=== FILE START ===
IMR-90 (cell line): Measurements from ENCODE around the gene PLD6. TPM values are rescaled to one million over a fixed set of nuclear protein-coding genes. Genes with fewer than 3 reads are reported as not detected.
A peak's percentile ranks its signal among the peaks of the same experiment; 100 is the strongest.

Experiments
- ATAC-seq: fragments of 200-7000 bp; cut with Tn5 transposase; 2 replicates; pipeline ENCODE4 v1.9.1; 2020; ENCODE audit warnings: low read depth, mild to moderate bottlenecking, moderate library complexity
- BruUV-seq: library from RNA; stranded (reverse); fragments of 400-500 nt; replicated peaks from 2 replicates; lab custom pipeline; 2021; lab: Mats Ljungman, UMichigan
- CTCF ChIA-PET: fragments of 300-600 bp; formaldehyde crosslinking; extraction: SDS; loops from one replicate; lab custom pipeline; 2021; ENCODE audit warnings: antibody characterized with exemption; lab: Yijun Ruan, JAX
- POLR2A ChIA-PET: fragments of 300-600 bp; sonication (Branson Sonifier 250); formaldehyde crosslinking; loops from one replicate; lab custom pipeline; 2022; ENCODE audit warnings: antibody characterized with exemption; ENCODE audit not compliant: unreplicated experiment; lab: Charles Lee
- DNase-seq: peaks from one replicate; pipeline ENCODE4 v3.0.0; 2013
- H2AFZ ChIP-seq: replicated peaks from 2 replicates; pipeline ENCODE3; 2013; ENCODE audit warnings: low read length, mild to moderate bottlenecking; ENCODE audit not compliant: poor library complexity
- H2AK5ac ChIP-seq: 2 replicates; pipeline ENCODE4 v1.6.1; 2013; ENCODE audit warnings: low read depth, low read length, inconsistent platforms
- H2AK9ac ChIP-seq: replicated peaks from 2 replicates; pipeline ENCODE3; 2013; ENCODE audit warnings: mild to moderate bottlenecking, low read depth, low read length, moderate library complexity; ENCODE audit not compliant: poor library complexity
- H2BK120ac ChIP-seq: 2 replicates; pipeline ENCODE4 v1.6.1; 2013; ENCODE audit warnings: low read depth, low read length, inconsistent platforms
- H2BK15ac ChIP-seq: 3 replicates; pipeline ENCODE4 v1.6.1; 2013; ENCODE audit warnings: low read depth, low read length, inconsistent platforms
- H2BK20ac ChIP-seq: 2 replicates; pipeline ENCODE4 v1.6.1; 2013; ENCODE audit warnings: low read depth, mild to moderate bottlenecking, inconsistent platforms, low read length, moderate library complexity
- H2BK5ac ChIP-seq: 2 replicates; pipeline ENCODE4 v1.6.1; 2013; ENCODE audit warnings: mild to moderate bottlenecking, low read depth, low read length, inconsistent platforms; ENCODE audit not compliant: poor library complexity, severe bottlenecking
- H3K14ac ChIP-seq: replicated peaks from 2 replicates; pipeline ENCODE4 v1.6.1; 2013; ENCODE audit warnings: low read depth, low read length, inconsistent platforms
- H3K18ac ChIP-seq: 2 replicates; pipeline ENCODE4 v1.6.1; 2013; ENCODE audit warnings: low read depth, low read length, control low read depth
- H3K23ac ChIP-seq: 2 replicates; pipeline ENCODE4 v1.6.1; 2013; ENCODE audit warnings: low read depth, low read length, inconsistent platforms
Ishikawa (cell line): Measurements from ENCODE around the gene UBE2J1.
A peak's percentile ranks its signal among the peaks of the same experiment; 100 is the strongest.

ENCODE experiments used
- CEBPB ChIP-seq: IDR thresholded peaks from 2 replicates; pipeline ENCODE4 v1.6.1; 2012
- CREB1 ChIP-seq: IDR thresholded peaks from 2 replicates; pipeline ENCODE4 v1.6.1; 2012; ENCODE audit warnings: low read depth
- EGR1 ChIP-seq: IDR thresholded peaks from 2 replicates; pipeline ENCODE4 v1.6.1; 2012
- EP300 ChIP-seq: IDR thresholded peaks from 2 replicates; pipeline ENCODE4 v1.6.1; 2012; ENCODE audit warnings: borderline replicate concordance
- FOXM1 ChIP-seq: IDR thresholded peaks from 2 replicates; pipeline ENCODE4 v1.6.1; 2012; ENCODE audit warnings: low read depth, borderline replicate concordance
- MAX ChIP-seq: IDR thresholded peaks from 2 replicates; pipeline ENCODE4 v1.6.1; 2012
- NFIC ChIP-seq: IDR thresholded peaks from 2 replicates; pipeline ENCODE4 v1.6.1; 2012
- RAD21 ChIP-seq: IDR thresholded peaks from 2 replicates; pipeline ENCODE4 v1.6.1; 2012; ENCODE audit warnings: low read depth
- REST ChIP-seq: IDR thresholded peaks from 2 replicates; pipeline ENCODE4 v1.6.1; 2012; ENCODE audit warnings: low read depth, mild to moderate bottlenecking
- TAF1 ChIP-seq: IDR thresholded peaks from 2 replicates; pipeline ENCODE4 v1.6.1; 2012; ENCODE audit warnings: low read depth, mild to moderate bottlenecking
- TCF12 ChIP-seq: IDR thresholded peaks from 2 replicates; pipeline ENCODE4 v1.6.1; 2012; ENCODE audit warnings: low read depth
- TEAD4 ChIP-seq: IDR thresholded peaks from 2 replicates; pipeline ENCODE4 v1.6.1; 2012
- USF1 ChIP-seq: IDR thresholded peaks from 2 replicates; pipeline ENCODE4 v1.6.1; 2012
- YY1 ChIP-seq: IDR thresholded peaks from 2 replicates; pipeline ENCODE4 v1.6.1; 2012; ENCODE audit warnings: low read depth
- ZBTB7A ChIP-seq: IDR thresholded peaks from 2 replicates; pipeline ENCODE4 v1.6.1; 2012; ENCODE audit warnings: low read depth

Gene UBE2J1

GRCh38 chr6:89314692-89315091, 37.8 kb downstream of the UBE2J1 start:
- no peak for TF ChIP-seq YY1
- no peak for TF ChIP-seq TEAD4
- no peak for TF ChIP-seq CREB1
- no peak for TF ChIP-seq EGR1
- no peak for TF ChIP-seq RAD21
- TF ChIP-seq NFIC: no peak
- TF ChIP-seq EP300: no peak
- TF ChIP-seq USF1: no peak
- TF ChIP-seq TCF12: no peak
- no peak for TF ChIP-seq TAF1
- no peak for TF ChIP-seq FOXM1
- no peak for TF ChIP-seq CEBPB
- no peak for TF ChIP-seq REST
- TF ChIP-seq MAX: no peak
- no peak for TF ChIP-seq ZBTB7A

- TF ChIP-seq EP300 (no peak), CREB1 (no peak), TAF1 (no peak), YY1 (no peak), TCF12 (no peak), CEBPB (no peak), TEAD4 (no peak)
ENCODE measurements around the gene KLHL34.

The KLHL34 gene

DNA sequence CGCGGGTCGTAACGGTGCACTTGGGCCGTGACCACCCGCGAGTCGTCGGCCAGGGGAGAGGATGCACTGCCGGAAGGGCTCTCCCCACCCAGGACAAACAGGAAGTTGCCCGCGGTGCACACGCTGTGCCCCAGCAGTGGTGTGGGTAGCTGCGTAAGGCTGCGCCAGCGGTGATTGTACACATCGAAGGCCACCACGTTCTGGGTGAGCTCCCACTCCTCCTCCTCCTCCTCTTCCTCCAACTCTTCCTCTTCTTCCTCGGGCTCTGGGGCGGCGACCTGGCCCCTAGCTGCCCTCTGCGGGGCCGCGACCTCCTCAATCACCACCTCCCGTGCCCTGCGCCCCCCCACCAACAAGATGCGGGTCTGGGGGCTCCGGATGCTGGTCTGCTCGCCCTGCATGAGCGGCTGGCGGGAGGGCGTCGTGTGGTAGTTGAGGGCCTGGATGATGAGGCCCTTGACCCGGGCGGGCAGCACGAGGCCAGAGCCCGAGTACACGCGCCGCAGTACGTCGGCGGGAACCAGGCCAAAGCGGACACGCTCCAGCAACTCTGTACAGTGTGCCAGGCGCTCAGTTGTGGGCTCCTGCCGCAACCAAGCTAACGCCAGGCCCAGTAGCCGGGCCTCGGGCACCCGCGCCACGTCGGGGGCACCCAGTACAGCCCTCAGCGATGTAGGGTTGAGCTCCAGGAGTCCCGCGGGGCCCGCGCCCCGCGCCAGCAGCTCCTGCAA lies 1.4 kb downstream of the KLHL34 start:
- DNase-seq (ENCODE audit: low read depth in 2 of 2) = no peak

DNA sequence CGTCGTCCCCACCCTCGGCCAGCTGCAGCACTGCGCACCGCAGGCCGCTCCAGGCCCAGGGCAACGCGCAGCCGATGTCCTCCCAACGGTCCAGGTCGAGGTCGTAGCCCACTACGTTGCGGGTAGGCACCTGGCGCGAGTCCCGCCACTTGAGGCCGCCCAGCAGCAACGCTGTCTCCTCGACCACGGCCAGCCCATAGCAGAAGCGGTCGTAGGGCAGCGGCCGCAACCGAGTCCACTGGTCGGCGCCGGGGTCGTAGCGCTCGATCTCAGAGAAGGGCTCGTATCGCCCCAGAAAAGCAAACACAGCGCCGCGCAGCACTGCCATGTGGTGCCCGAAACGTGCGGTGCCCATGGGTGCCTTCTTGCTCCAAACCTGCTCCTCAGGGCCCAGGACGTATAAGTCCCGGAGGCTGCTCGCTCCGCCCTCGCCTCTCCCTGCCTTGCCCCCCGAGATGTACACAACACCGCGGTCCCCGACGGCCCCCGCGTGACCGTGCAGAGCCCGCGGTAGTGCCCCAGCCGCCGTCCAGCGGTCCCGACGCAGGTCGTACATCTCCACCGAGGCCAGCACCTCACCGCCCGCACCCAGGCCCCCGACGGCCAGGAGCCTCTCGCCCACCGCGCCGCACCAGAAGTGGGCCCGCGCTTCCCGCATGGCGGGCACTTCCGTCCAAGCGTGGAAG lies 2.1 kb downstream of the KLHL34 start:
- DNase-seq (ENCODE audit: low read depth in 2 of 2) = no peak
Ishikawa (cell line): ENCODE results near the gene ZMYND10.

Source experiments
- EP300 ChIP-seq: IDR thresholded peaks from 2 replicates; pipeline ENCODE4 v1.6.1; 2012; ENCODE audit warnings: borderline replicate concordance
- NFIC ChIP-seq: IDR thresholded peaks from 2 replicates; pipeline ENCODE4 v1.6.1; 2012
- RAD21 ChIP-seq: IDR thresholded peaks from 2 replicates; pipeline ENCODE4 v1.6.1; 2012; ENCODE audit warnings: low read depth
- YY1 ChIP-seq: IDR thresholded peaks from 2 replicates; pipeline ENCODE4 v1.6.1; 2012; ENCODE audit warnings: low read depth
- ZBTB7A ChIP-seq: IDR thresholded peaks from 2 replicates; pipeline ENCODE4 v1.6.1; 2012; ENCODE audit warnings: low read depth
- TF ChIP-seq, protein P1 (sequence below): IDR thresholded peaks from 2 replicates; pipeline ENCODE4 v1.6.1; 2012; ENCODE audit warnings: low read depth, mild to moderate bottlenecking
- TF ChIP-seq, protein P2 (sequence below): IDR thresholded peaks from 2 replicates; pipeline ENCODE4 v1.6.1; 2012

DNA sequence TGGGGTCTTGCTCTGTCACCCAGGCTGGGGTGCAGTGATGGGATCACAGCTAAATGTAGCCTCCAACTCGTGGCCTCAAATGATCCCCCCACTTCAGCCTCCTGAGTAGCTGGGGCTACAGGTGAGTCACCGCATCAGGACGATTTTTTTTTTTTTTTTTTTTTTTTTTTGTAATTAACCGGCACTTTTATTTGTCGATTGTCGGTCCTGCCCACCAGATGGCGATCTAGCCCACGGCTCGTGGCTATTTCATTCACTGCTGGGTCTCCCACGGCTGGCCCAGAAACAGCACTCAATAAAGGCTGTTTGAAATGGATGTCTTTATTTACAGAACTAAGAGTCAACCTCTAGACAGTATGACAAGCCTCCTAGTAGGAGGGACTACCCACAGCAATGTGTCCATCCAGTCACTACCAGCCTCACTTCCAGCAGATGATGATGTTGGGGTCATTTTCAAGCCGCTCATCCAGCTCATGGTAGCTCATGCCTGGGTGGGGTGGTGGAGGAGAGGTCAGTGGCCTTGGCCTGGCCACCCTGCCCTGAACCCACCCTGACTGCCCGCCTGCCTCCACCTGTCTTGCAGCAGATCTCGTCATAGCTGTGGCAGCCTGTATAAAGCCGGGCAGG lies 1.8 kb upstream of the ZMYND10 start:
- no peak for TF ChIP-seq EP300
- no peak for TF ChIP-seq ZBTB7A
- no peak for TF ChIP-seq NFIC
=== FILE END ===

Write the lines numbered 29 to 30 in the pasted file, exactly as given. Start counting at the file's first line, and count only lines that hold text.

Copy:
- RAD21 ChIP-seq: IDR thresholded peaks from 2 replicates; pipeline ENCODE4 v1.6.1; 2012; ENCODE audit warnings: low read depth
- REST ChIP-seq: IDR thresholded peaks from 2 replicates; pipeline ENCODE4 v1.6.1; 2012; ENCODE audit warnings: low read depth, mild to moderate bottlenecking